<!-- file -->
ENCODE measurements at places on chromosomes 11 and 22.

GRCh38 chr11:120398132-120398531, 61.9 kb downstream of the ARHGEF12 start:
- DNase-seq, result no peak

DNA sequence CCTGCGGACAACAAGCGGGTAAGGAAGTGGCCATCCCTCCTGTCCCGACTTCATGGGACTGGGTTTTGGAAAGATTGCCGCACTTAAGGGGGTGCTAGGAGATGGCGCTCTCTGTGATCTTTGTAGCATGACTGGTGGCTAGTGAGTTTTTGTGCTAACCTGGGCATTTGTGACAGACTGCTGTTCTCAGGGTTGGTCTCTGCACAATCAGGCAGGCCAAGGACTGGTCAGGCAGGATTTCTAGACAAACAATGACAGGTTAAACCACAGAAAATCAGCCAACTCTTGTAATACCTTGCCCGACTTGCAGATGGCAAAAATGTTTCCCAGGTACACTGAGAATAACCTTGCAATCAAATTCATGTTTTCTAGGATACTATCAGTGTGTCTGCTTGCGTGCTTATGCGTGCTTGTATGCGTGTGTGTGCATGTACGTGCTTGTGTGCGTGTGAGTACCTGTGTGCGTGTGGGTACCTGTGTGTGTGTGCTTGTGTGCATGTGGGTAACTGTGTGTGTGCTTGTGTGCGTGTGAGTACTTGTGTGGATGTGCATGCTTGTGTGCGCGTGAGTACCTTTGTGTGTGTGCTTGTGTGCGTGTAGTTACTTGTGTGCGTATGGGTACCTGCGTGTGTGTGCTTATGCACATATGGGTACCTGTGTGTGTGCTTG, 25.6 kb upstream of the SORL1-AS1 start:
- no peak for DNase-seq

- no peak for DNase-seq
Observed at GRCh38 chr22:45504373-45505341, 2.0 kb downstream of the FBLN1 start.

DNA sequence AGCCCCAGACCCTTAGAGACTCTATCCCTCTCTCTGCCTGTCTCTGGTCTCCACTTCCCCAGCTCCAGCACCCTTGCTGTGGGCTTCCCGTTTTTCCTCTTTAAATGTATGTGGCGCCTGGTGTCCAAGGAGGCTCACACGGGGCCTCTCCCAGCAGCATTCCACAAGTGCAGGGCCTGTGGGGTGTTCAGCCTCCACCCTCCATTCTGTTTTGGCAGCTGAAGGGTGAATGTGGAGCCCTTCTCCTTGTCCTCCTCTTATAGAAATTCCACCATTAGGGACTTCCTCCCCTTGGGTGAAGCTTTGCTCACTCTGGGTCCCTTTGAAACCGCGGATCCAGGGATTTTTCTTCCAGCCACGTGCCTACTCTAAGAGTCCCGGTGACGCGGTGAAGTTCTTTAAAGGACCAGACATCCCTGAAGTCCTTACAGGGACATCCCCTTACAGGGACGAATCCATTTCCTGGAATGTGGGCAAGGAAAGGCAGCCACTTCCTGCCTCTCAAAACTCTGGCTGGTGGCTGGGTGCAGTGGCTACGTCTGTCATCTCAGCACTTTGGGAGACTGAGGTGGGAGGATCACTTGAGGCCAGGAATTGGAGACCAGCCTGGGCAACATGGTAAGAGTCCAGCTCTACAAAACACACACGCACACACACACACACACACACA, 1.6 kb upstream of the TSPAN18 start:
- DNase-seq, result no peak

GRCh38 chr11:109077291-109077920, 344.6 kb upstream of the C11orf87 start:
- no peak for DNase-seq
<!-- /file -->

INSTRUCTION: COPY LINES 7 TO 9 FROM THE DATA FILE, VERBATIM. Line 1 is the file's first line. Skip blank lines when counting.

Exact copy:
Observed at GRCh38 chr22:45504373-45505341, 2.0 kb downstream of the FBLN1 start.

DNA sequence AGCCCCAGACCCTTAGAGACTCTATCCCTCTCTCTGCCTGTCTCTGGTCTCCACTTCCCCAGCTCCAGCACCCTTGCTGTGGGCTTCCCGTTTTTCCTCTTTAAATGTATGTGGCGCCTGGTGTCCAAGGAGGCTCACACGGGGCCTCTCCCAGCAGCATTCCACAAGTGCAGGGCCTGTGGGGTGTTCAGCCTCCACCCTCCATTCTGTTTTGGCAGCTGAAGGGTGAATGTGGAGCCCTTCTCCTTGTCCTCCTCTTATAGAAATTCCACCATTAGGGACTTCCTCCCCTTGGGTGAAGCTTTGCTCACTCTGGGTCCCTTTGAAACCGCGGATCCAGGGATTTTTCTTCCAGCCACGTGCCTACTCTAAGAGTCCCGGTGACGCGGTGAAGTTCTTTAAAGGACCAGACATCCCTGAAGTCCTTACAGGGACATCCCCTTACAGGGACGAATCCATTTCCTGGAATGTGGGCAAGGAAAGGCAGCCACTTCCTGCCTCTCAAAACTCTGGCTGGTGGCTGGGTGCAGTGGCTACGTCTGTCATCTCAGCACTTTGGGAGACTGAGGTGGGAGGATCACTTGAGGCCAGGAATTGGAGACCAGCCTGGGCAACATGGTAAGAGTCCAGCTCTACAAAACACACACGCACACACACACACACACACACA, 1.6 kb upstream of the TSPAN18 start:
- DNase-seq, result no peak